Presentation on theme: "September 5, 2013 Tyler Jones Research Assistant Dept. of Geology & Geography Auburn University."— Presentation transcript:
September 5, 2013 Tyler Jones Research Assistant Dept. of Geology & Geography Auburn University
Isolated Wetlands by Ralph Tiner U.S. Fish & Wildlife National Wetland Coordinator Increased interest in recent years due to Supreme Court rulings There is no uniformly accepted definition of isolated wetlands With current data and technology the best approach uses geographic isolation for classification (Tiner, 2003) This project uses Tiner’s narrow interpretation of >40 meters from traditional non-isolated waterbodies
Geographic Object-Based Image Analysis (GeOBIA) is a sub-discipline of GIScience devoted to partitioning remote sensing (RS) imagery into meaningful image-objects, and assessing their characteristics through spatial, spectral and temporal scale. Fundamentally consisting of image segmentation, attribution, and classification (Hay and Castilla, 2006).
Segmentation Image Segmentation- process of partitioning a digital image into multiple segments (sets of pixels, also known as image primitives). The goal of segmentation is to simplify and/or change the representation of an image into meaningful image objects that are easier to analyze (Shapiro and Stockman, 2004).
Classification Once created each image object can be identified and classified based on its attributes which the user can define. For Example: Spatial Extent Linearity Spectral Reflectance Relationship with Image Object Primitives
Classification Example of classification using shape, size, texture, and height to classify buildings, trees, impervious surface and grass on the Auburn University campus.
Differences from Traditional Raster Analysis Pixel based classification methods rely solely on the reflectance values of a given pixel Without creating meaningful image objects each with its own associated attributes these types of analysis are error prone GeOBIA allows for hierarchical relationship framework development that give successive levels of image objects an association
Methodology Analysis Data: National Agricultural Imagery Program (NAIP) 1-meter spatial resolution (i.e. 1 pixel = 1meter 2 ) 4-band spectral resolution (red, green, blue, near infrared) Imagery is flown during the 2011 growing season so vegetation will appear “leaf on”. Repeated every 3 years
Methodology Analysis Data: Soil Survey Geographic Dataset (SSURGO) vector dataset with attributed soil characteristics among other types of soil this dataset contains location of all known hydric soils created by NRCS soil scientists conducting soil surveys
Methodology Isolation Data: The National Hydrography Dataset (NHD) vector dataset delineating traditional waters such as lakes, rivers, and streams built and maintained by the U.S. Geological Survey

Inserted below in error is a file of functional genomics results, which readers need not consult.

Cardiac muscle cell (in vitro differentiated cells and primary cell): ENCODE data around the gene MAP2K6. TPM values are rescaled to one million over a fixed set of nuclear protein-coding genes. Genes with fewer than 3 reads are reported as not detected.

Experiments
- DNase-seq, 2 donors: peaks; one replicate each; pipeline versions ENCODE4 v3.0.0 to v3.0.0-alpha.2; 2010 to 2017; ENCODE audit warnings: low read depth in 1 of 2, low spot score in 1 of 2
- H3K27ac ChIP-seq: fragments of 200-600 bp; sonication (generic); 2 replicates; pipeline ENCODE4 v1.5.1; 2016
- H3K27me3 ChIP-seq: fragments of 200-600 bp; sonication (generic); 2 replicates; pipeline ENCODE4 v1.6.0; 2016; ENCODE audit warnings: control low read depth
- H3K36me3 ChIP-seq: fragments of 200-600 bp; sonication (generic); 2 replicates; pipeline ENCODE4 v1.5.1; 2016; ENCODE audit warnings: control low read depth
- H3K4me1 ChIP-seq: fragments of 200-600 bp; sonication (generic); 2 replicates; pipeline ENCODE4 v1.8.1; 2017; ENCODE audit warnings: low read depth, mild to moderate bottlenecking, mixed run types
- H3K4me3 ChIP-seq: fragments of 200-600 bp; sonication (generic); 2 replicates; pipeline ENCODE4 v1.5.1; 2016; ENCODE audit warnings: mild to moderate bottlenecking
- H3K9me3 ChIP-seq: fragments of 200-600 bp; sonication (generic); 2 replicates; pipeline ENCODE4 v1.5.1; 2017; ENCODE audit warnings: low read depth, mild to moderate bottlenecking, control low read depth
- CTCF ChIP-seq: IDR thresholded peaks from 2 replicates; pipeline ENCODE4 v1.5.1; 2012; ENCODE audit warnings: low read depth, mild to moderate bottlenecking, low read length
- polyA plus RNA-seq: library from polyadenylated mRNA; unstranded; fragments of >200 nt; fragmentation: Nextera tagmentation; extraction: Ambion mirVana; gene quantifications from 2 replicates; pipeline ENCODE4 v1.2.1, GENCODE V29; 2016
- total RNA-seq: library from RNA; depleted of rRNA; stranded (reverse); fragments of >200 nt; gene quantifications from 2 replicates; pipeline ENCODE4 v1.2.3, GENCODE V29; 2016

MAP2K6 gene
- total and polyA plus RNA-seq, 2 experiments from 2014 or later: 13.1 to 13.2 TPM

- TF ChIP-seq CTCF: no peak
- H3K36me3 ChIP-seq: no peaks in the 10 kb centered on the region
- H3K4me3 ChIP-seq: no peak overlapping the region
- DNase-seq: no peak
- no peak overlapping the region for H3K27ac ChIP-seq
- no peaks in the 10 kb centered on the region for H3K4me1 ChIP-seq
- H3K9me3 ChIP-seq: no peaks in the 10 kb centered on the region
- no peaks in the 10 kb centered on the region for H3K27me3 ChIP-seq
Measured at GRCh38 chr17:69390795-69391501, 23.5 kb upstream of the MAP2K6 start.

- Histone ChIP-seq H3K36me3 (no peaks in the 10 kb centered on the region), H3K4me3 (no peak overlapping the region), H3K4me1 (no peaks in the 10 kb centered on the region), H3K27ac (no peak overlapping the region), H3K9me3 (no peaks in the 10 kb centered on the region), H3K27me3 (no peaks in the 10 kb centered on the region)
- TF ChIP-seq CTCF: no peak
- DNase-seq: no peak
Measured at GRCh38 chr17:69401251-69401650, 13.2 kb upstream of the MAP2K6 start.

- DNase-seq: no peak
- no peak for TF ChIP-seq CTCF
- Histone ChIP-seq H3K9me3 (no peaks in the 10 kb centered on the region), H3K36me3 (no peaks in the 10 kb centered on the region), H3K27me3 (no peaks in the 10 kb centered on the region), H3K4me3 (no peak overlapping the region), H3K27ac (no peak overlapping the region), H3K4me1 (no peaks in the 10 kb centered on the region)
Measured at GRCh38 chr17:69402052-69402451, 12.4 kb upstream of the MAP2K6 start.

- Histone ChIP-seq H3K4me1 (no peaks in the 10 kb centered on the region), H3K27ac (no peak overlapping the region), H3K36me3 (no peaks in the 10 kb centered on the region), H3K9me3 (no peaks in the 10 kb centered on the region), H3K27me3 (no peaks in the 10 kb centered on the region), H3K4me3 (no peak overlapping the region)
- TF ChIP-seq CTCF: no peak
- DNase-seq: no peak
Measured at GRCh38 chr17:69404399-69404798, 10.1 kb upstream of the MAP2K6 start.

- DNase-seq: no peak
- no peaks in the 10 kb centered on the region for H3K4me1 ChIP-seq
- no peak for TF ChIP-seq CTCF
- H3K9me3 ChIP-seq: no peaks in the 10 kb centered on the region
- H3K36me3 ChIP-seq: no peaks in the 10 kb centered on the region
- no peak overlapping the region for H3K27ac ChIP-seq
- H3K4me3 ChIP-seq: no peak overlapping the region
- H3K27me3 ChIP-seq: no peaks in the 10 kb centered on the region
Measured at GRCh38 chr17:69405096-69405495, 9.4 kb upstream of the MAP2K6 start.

Methodology Isolation Data: Federal Emergency Management Agency’s (FEMA) Digital Flood Rate Insurance Map (DFIRM) vector dataset depicting various hydrological models specifically the Special Flood Hazard Areas (commonly known as the “100 year floodplain”)
Methods Executed using custom algorithms in eCognition Server with parallel processing Developing decision-tree rulesets Tiling and stitching 714 NAIP DOQQs into 5,712 individual projects Iterative segmentations creating and shaping meaningful objects Classification based on user defined thresholds. Measured for geographic isolation to traditional waters Verification (remote and field) to determine accuracy
Study Area Area of Alabama falling north of the 34 th parallel Includes all or a portion of 17 Alabama counties
Remote Verification 191 areas identified as geographically isolated were randomly selected and manually inspected using aerial imagery Results showed an overall accuracy of 83.7 percent Errors included rooftops, shadows, and pavement
Field Verification Field verification was also used to assess accuracy of classification 57 sites were inspected and marked using TopCon GRS-1 DGPS Overall accuracy of 87.7%
Overall Results A total of 26,461 areas were identified as geographically isolated wetlands with an overall extent of 49,139.5 acres Average wetland size: acres County with highest number of wetlands: Cullman (4,400) County with lowest number of wetlands: Cherokee (355) County with most acreage of wetlands: Lawrence 12,668 acres County with least acreage of wetlands: Cherokee 346 acres
Future Work This project’s methodology are being extended to the rest of the state of Alabama This should mean a reduction in pre-processing and methodology construction and increase overall efficiency As physiography changes does this effect the accuracy of these algorithms Future wetland mapping projects using GeOBIA should investigate incorporating airborne LiDAR to increase accuracy
Questions? Contact Information: Tyler W. Jones 2194A Haley Center Auburn University, AL